HomeExchange.com, as we all know, opens up new horizons. It turns you from a tourist into a traveler. You have more of the inside track on life in whatever city, village, town, far-flung field than anyone who’s booked themselves into a hotel. It’s also very affordable. Free in fact.
So it gets you thinking. Why spend a lot of money on all other aspects of traveling life if you don’t have to? Why not take this whole notion of ‘living like a local’ a bit further and enjoy it more for a whole lot less?
Be flexible – a flight to Paris or Rome might be out of your reach on a Saturday but perfectly possible on a Wednesday. Keep your options open. Make adjustments along the way and keep an eye on flights. There can be as much as £100 or ($166) difference from one day to the next.
Eat with the locals. Yes, go ahead and buy a good food guide. Then keep it for laughs. Instead, wander around your area, check out restaurants and who the customers are, and follow the locals. The food will be good, but so will the prices. People who eat in their neighbourhood restaurants and bistros do so because it’s good value. Talk to fellow diners if you get a chance and they will fall over themselves to tell you about an even better, even cheaper restaurant that they would also recommend. Triple whammy: good food, a bill that doesn’t make your eyes water, and new friends.
Look out for deals on the internet or get yourself on the contact list of travel companies you know and trust. I go to Australia as often as I can to see my daughter and her family, and I am on the Flight Centre list, which is a global company. Every now and then flights come up on special last minute deals of around £500 ($830). It’s the same airline, same flight, and same seat as any other economy passenger, just several hundred pounds or dollars less.
Not all travel is by air. In fact, I try to avoid planes if I can and go by train, coach, boat, or car. I have always considered flying over somewhere as literally skimming the surface; great for an overview, but if you want to get to know a place you must smell it, walk on its streets or through its fields. Take time to stop and stare. Slow travel is always more rewarding and it is also often (not always) cheaper.
Obviously, once you’ve arrived at your chosen location take public transport when available. It’s not only much cheaper, it gives you an instant taste of your surroundings and the people who are going to be your neighbours for the next few weeks. At Gare du Nord in Paris, my husband and I were whisked off by a new best friend from the train to our home exchange in the Bois de Boulogne. French waiters may be the snootiest in the world, but ordinary French people can be the kindest and most helpful imaginable.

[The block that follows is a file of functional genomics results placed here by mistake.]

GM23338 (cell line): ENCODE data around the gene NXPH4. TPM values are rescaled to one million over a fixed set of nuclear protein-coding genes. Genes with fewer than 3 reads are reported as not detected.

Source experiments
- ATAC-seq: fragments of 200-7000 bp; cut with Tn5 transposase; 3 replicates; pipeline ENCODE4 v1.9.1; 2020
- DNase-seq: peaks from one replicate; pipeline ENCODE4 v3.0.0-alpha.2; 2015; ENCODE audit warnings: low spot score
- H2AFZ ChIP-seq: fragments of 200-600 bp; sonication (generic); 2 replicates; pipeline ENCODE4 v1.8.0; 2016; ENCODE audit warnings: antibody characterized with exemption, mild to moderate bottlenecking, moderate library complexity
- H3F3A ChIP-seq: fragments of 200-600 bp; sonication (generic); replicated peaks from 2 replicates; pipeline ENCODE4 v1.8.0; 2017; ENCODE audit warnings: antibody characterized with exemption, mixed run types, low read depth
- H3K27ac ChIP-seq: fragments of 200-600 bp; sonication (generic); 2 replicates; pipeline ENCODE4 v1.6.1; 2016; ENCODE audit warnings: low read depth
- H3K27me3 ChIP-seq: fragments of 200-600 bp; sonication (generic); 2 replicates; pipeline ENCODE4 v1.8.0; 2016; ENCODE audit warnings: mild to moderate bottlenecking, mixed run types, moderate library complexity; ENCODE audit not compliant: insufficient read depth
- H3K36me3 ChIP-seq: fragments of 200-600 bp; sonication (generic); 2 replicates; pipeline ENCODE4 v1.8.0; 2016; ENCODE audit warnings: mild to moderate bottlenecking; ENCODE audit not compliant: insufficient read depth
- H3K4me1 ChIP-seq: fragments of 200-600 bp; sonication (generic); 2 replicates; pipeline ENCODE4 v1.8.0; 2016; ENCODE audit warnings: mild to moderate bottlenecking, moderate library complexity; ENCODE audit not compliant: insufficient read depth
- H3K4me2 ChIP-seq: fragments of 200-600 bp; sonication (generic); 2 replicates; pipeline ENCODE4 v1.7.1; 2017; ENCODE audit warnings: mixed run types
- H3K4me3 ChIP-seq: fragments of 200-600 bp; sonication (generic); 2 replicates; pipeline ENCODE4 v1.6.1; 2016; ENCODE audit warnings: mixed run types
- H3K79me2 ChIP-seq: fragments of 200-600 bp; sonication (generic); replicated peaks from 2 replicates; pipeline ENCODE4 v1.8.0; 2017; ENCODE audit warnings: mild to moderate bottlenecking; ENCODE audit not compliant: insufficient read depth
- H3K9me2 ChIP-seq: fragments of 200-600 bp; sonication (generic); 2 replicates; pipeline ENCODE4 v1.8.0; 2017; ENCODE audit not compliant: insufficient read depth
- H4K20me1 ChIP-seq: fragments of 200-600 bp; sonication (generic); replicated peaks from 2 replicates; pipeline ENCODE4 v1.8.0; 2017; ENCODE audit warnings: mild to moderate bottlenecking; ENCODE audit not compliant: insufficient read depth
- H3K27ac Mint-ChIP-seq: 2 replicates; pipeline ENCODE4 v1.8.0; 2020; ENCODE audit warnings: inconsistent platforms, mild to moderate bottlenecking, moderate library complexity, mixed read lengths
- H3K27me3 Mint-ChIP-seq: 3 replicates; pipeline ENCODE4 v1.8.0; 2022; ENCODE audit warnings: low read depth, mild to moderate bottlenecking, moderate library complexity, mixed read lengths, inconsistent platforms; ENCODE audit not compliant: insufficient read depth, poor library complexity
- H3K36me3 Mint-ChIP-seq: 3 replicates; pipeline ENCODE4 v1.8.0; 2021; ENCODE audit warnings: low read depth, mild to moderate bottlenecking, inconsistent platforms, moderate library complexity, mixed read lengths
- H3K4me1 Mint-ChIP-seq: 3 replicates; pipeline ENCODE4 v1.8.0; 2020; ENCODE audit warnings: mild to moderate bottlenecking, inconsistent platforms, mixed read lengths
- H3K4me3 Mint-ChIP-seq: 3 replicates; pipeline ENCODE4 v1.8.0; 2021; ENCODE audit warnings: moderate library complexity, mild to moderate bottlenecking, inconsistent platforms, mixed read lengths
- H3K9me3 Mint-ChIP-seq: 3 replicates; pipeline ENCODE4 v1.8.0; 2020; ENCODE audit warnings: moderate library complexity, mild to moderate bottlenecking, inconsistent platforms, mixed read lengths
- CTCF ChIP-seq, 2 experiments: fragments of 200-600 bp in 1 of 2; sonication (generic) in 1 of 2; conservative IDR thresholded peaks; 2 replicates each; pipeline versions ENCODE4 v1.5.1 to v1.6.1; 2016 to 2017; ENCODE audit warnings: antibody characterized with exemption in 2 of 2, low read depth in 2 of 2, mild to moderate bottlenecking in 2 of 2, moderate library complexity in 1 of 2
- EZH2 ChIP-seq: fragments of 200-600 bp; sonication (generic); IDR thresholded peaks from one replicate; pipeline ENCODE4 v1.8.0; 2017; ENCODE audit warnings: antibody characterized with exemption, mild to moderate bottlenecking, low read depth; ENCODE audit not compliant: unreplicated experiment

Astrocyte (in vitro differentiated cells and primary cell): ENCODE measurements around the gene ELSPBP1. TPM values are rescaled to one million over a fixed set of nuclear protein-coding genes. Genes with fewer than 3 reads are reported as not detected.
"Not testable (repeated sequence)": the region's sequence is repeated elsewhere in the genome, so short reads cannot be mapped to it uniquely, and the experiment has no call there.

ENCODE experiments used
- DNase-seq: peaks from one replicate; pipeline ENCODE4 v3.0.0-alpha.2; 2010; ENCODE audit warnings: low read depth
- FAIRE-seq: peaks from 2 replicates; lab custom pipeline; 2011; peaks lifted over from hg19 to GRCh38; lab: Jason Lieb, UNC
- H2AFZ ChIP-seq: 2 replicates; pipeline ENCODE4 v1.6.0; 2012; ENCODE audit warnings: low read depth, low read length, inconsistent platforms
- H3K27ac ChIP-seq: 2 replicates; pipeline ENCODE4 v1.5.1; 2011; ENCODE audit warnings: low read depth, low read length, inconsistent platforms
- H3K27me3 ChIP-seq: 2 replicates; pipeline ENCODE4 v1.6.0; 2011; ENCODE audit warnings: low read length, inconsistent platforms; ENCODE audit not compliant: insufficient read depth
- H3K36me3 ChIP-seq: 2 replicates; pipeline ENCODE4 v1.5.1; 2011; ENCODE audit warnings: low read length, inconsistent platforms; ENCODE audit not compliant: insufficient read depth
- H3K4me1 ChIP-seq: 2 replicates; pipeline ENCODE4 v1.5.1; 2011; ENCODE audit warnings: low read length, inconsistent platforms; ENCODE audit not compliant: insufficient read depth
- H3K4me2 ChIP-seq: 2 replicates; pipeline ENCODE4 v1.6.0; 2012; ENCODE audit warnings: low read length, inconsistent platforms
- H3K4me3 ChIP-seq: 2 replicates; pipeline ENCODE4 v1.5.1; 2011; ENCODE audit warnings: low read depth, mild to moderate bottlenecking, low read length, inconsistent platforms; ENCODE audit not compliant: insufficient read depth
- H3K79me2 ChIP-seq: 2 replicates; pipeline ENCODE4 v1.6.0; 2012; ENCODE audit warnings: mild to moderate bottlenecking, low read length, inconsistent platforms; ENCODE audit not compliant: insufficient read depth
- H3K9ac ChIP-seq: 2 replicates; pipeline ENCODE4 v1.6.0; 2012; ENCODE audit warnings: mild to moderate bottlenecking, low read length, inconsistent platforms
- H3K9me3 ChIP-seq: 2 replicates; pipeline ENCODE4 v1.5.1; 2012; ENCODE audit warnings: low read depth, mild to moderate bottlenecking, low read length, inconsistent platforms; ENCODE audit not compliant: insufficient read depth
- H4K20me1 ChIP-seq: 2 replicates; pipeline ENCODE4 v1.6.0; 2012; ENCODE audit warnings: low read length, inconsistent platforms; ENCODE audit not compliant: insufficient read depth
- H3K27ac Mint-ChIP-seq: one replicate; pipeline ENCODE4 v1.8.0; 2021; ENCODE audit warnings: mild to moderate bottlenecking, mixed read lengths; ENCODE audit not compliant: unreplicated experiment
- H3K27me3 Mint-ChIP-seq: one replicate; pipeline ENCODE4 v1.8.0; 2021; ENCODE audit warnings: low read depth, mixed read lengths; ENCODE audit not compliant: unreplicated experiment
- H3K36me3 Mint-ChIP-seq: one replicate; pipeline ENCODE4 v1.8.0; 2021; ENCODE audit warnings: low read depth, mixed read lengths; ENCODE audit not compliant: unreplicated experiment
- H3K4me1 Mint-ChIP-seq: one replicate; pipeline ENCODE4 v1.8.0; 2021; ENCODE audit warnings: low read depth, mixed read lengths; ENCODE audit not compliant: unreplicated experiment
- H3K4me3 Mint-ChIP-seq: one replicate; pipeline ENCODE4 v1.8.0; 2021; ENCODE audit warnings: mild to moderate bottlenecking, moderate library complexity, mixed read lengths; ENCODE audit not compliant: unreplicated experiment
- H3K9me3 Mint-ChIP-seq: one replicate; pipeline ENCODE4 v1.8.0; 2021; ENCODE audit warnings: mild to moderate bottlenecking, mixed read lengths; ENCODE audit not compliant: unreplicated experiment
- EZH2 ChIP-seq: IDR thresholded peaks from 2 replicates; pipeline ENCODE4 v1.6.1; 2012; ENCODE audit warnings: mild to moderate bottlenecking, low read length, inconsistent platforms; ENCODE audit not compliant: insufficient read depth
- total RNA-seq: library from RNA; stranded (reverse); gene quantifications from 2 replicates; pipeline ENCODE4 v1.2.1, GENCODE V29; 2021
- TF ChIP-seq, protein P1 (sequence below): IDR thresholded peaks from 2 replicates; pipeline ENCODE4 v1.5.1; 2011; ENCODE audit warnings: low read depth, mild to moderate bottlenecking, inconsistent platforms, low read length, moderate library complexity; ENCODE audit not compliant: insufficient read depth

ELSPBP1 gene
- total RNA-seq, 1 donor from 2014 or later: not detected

Buy in markets. They’re everywhere these days, in every major city of the world and plenty of smaller towns and villages. Often they only appear on special days of the week, but it’s not hard to find when that is.
In Italy, markets are great for underwear, sweaters, T-shirts, and hats. You can also find good leather belts and handbags (just avoid the ones that pronounce themselves to be by Dior or Gucci but at a fraction of the cost). Better to look out for well-made, attractive goods that pretend to be no more than what they are.
Of course some markets are the expensive option, selling rustic looking honey or cheese or bread at prices way above the local supermarket. But you’re paying for atmosphere and charm and a bit of local banter alongside the actual goods, so factor those into your calculation, too. In fact, if you consider how much fun you’re having, how many locals you’re meeting and how your travel bills feel considerably lighter you’ll be laughing. And who’d blame you?
Sandra has been a freelance broadcaster, journalist and writer all her working life. She has reported on TV for Thames Television, London, presented on radio for the British Broadcasting Corporation and has written for The Sunday Times, You Magazine, Punch, Times 2, She Magazine and High Life where she became commissioning editor. Later she became editor of Business Life and created the highly successful sister magazine to High Life for British Airways Club World and Frequent Flyers. She became an enthusiastic home exchanger after writing an article about it for the British national daily newspaper, The Guardian when she interviewed Ed Kushins, the founder of Homeexchange.com. Since then she has traveled to Rome, Sicily, California, Melbourne, Perth, Morocco and Venice, writing about her adventures not only for various glossy magazines, but for HomeExchange.com. Sandra has been married to Jafar Ramini for 40 years and has three adult children and four grandchildren.